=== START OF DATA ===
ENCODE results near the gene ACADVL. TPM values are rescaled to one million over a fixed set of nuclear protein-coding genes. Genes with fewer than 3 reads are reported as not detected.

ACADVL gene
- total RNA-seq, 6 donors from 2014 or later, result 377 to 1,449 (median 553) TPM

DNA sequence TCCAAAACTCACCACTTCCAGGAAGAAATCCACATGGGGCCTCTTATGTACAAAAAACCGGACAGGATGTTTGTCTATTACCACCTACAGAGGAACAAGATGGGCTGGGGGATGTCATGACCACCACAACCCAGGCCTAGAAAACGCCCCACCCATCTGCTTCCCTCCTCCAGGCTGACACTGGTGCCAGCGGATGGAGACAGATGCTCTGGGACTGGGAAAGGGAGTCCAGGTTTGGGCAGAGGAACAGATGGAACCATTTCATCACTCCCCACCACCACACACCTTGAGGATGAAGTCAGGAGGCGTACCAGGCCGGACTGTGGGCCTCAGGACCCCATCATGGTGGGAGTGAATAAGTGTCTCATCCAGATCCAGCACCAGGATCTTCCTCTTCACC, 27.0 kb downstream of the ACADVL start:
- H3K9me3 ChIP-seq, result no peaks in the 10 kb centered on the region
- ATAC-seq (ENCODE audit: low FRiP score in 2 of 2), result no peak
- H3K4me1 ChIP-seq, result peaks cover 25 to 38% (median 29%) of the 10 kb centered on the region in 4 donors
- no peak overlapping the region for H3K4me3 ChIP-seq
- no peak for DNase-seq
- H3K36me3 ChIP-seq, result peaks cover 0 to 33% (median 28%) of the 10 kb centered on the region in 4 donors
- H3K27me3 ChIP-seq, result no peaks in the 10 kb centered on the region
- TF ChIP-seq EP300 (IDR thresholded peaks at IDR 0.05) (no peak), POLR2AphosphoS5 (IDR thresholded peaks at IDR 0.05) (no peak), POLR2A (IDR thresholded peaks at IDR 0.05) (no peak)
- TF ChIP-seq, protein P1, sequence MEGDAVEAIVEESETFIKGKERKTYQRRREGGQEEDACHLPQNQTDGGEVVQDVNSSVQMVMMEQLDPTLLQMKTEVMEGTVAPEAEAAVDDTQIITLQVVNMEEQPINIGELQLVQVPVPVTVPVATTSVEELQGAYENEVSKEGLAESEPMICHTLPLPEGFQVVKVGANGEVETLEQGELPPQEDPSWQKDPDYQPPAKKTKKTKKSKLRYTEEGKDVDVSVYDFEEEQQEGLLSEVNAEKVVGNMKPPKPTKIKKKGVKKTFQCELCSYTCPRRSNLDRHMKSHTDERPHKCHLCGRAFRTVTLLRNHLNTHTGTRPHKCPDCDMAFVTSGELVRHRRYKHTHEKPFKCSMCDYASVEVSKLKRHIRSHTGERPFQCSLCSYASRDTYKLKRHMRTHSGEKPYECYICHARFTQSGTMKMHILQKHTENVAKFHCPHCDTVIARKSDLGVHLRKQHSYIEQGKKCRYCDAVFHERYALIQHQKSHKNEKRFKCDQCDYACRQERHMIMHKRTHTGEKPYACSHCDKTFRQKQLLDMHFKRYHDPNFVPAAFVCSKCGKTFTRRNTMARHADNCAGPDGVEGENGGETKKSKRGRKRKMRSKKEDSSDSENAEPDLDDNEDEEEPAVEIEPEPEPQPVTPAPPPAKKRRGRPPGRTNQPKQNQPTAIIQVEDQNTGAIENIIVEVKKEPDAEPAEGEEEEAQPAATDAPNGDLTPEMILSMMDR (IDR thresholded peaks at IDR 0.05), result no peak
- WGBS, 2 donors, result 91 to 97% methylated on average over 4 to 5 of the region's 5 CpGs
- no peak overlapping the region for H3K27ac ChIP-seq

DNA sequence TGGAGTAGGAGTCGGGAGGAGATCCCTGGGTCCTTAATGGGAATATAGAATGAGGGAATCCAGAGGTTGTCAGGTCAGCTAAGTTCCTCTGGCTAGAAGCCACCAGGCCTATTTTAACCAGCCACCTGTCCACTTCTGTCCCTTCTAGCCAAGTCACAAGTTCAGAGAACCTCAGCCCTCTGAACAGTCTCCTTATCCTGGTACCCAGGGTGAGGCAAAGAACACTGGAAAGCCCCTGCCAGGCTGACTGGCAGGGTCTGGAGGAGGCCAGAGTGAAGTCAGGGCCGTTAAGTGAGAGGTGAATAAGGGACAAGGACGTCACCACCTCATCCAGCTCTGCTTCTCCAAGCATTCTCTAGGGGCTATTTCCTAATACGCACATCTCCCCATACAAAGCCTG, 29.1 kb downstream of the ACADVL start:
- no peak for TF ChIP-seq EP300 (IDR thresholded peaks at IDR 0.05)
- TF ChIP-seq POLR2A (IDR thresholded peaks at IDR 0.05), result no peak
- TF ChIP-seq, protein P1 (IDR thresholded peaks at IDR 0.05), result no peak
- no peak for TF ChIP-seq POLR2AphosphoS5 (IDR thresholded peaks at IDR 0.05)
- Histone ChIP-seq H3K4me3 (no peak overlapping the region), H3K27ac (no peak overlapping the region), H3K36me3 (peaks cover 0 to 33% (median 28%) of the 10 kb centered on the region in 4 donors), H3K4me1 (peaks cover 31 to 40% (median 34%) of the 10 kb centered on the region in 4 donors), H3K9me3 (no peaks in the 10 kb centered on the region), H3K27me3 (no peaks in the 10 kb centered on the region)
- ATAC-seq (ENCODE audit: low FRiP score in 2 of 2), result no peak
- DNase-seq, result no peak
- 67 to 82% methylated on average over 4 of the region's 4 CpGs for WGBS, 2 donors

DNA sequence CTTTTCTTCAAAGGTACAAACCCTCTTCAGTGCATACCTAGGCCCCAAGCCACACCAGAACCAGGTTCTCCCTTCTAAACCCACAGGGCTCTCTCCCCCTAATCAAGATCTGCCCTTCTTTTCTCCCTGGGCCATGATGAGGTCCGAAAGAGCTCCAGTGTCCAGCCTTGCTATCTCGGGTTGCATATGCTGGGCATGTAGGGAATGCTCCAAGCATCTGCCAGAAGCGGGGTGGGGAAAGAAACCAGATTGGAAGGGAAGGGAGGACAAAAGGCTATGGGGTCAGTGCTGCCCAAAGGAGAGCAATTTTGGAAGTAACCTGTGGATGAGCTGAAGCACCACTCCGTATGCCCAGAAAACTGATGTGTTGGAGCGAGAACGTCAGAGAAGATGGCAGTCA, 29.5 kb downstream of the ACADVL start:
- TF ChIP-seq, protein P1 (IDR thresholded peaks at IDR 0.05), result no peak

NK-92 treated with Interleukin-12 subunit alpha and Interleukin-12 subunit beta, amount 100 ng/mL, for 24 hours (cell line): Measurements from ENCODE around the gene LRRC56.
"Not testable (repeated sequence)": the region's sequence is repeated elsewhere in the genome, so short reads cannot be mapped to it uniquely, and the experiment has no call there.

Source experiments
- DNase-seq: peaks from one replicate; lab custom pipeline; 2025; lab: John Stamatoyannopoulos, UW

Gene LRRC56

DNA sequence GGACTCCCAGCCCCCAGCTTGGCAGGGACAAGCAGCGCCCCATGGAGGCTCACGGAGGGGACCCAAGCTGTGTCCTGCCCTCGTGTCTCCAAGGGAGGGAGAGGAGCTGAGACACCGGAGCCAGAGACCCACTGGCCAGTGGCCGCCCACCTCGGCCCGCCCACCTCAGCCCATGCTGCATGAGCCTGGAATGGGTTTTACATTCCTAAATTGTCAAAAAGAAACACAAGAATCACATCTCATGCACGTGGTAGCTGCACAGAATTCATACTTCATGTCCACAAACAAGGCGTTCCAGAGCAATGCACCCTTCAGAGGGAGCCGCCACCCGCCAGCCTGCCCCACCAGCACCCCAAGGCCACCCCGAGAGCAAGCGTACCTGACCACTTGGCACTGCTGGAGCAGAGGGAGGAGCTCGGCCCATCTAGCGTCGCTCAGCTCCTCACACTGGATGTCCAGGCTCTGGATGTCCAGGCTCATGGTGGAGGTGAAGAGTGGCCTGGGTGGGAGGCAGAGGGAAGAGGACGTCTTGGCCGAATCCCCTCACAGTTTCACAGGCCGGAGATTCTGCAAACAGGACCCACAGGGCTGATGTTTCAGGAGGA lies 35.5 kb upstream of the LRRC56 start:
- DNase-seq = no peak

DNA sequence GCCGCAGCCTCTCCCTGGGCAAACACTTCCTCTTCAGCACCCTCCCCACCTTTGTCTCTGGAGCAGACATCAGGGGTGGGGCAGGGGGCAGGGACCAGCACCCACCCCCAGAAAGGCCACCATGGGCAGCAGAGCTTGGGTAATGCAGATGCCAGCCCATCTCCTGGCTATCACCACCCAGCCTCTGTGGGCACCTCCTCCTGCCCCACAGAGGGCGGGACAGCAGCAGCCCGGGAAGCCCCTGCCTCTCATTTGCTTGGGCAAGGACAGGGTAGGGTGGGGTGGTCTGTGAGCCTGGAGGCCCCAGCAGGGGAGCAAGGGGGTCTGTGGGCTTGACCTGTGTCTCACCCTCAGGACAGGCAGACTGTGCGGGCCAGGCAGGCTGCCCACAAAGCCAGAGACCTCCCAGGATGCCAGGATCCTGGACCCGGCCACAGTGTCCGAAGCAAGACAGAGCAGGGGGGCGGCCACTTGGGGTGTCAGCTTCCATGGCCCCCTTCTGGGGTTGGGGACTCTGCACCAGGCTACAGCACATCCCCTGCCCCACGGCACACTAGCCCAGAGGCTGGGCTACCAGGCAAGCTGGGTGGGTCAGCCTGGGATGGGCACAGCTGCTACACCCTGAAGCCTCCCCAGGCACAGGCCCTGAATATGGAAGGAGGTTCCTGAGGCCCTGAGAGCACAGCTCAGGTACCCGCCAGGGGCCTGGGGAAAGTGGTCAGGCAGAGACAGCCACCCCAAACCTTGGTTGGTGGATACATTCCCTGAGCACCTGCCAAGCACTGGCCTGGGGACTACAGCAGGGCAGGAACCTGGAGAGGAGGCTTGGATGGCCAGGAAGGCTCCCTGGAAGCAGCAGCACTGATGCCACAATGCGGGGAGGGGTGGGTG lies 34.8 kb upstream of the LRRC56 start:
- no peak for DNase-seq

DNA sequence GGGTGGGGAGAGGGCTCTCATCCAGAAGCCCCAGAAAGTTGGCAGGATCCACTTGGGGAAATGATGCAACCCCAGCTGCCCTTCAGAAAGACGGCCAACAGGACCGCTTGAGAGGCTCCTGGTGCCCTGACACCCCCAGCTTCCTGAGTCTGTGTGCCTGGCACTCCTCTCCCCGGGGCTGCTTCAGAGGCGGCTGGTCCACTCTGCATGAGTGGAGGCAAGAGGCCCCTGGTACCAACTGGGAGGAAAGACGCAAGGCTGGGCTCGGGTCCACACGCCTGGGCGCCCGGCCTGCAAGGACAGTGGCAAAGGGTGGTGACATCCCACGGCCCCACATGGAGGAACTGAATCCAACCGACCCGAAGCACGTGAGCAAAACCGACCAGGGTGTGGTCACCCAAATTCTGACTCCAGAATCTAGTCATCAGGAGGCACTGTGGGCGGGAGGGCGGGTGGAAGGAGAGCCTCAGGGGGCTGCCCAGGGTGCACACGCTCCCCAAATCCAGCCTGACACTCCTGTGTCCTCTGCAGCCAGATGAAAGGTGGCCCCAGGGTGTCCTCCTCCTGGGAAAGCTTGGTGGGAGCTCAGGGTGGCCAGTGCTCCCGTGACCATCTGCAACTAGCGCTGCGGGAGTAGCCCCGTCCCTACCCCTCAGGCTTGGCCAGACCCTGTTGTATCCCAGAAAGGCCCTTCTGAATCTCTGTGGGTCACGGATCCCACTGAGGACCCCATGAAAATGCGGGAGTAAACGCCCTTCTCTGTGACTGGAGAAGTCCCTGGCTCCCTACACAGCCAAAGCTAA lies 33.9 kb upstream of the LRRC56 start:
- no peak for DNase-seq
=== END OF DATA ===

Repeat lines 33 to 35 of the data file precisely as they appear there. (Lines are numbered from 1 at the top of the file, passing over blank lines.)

- DNase-seq = no peak

DNA sequence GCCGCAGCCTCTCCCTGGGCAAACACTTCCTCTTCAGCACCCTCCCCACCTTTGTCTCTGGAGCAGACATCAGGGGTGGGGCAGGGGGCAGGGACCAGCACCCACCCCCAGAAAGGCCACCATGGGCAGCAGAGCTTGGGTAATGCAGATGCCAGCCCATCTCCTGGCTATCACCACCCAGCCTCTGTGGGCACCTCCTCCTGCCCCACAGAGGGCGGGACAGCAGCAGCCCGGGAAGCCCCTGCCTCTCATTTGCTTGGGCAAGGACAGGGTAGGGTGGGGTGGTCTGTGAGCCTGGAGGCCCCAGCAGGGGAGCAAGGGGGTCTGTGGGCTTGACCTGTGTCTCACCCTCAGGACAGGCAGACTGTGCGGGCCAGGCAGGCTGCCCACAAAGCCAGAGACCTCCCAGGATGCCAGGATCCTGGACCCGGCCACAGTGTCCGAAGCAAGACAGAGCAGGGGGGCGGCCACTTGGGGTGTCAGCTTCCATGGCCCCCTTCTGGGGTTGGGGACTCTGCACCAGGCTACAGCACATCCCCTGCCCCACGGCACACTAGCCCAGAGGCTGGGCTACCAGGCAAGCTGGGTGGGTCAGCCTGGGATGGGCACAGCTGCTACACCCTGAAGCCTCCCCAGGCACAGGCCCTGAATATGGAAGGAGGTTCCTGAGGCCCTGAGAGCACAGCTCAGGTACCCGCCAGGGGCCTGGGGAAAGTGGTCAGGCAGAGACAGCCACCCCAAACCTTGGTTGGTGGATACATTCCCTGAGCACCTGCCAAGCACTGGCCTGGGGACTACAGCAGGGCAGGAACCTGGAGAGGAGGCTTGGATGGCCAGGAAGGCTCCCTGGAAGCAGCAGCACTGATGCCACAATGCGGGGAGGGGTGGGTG lies 34.8 kb upstream of the LRRC56 start:
- no peak for DNase-seq